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yet perpetuate the spirit's bondage. We cannot trust these men. They have not learnt that “the redemption of the soul is precious.” Their aspirations are not those of conscience struggling to be free. We will unfurl a banner,-beneath it the defence of every mortal concernment is safe, -its shadow is a universal refuge,—which has other mottoes than those of policy, whose mighty field is emblazoned with other enrichments than those of war, whose foldings are stirred with other impulses than those of present passion and conflict, which streams towards heaven If we be accused of stupidity in not discerning that it is the right and duty of the State to educate the people; if we be charged with propounding, in the contrary view, a new doctrine; may we not retort? How long has it been understood? The Parliamentary Commissioners, of 1838, upon the condition of education in this country, thus report the result of their labours: —“They are convinced that, however inadequate the present system of instruction for the humbler classes may be, in many districts, it is owing almost entirely to the laudable and persevering efforts throughout the country, of benevolent individuals, that any thing at all worthy the name of education has been afforded to the children of the working classes in the large towns.” “Until very recently, the subject appears to have entirely escaped the attention of government.” “On this matter, important as it is to the welfare of all classes, there seem to exist no sources of information in any department of government.” Sudden, then, is the outburst of light which has come upon our jurists, statists, and legislators! Philanthropists and Christians for so long a time have intruded upon their province' “They are the men, and wisdom shall die with them !” But there is another tribunal. These senators and statesmen are but the functionaries of the nation. The solemn appeal has been made to it: Velitis, Jubeatis, Quirites? And if the answer of Britain be not sufficiently emphatic, for ever to debar such encroachments, for ever to warn such intermeddlers, its rulers must be seized with utter infatuation, no wise to be accounted for but by the judgment of Him “that turneth wise men backward, and maketh their knowledge foolish.”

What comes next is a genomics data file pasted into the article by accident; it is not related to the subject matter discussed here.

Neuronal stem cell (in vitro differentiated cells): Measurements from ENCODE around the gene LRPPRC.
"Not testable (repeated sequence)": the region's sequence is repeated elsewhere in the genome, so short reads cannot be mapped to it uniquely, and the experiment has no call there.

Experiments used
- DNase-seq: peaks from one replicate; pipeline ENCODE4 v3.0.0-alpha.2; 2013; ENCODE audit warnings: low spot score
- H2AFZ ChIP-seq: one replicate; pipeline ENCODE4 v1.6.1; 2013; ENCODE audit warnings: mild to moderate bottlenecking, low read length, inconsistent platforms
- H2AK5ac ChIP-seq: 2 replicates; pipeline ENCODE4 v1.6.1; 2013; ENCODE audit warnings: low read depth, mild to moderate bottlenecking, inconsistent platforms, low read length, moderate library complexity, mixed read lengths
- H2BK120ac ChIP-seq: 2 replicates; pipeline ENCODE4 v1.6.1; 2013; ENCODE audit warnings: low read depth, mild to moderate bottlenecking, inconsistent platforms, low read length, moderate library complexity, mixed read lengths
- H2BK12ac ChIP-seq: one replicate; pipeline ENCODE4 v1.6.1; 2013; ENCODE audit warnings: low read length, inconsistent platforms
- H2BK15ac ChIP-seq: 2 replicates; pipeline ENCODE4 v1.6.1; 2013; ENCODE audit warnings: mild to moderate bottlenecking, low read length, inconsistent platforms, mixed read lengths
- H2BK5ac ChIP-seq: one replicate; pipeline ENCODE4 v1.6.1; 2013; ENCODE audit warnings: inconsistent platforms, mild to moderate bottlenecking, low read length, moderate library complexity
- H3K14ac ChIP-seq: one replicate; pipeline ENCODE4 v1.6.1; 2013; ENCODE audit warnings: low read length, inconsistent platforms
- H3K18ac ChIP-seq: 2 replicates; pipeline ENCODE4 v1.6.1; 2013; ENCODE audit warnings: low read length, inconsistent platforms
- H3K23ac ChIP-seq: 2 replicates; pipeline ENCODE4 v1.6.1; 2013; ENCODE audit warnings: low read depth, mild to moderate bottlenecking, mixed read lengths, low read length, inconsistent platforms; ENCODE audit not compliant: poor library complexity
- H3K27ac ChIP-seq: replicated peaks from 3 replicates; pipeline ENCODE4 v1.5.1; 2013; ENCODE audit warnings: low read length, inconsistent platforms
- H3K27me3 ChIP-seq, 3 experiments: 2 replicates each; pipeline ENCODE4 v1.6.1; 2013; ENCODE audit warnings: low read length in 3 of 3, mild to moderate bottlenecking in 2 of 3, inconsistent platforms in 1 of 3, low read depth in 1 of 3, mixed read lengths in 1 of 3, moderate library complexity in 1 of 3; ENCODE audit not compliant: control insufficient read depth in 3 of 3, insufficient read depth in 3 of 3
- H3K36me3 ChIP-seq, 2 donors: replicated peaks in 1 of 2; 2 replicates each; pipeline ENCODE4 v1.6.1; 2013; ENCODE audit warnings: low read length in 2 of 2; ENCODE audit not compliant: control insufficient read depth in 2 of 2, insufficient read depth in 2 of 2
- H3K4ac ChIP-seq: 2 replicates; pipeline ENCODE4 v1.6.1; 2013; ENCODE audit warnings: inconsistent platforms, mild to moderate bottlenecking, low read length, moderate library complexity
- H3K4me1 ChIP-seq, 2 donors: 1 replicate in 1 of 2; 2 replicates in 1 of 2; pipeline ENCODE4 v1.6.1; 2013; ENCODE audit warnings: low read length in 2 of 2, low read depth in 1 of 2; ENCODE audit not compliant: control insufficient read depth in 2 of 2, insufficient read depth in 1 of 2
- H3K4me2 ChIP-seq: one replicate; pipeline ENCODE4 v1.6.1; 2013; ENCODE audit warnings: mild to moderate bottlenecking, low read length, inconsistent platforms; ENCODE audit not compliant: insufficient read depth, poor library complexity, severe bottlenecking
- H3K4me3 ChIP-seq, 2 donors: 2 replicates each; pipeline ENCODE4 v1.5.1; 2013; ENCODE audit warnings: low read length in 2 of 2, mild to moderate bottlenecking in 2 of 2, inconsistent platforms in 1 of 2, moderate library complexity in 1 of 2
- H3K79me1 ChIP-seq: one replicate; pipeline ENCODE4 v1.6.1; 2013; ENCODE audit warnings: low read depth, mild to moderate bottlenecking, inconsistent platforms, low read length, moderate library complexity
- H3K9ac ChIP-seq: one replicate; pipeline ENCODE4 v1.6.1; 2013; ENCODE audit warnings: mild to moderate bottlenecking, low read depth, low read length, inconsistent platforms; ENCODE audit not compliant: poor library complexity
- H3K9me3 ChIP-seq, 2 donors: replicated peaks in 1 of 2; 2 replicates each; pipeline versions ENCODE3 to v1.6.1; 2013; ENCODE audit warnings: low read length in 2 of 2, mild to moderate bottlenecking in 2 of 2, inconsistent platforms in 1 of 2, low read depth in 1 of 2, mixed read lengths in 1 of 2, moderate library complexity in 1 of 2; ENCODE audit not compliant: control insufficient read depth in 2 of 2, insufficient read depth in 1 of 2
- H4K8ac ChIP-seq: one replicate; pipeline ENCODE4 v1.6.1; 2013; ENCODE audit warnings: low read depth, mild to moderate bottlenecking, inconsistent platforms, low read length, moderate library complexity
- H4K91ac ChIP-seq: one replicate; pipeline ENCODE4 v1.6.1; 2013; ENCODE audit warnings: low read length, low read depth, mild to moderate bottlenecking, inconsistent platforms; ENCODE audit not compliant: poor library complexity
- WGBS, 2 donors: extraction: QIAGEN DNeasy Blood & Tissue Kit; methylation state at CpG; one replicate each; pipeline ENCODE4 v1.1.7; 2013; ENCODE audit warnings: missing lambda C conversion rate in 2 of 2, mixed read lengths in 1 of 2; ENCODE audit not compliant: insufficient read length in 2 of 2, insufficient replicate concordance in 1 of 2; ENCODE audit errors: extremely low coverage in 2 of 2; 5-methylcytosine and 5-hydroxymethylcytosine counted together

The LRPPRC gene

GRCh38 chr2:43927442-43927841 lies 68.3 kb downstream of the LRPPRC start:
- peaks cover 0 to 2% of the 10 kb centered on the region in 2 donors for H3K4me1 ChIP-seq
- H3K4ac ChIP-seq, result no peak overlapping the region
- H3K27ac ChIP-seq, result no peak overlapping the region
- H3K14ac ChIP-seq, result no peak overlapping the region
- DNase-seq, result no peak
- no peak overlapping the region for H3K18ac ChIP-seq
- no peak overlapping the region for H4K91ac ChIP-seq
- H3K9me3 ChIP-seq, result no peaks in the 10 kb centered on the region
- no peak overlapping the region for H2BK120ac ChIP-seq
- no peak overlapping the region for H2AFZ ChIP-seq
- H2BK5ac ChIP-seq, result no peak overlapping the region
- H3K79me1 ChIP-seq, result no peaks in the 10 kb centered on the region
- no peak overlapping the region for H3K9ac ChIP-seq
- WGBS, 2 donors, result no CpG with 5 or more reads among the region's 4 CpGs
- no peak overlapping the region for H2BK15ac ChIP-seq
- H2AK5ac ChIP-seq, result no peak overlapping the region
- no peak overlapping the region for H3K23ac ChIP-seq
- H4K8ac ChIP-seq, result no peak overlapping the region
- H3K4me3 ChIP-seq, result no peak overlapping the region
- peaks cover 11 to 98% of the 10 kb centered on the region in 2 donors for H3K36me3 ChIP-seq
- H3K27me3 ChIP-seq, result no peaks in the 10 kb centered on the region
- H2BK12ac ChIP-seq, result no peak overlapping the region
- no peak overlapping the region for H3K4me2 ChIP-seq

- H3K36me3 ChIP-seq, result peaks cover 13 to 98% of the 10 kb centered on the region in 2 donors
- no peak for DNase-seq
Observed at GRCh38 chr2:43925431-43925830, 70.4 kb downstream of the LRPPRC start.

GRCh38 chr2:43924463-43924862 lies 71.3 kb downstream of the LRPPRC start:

When honest conviction is entertained, its honesty must be proved by its consistent support and perseverance. Now it is not denied that national education is a very favourite project with many. They only of late may have dwelt upon it. Still later has it been that they have understood its difficulty. But, from time immemorial, education has been benevolently, that is, voluntarily, applied. In this is no novelty. We find in this fact a well-proved principle. From it, with the experience of ages upon it, we are not inclined to swerve. It is not that which can coexist with any compulsory scheme It fades and falls before the contrary system. The idea is hopeless, that they can be concurrent means. Every present form of education must be weakened and absorbed, by the unitive and national measure which has been supposed. It cannot be a mere addition to what is now in subsistence: it must supersede. The “new piece” will destroy the ancient texture. Such contraries must dash in endless collision. No common basis, no reconciling solution, can be found. The man of enlightened and sincere principle must, in this conjuncture, be inflexible. He will find himself placed amidst conflicts of opinion. He will be condemned for the most opposite prejudices. He will be urged to move in the most contrary directions. His star is above, and he must steer by it.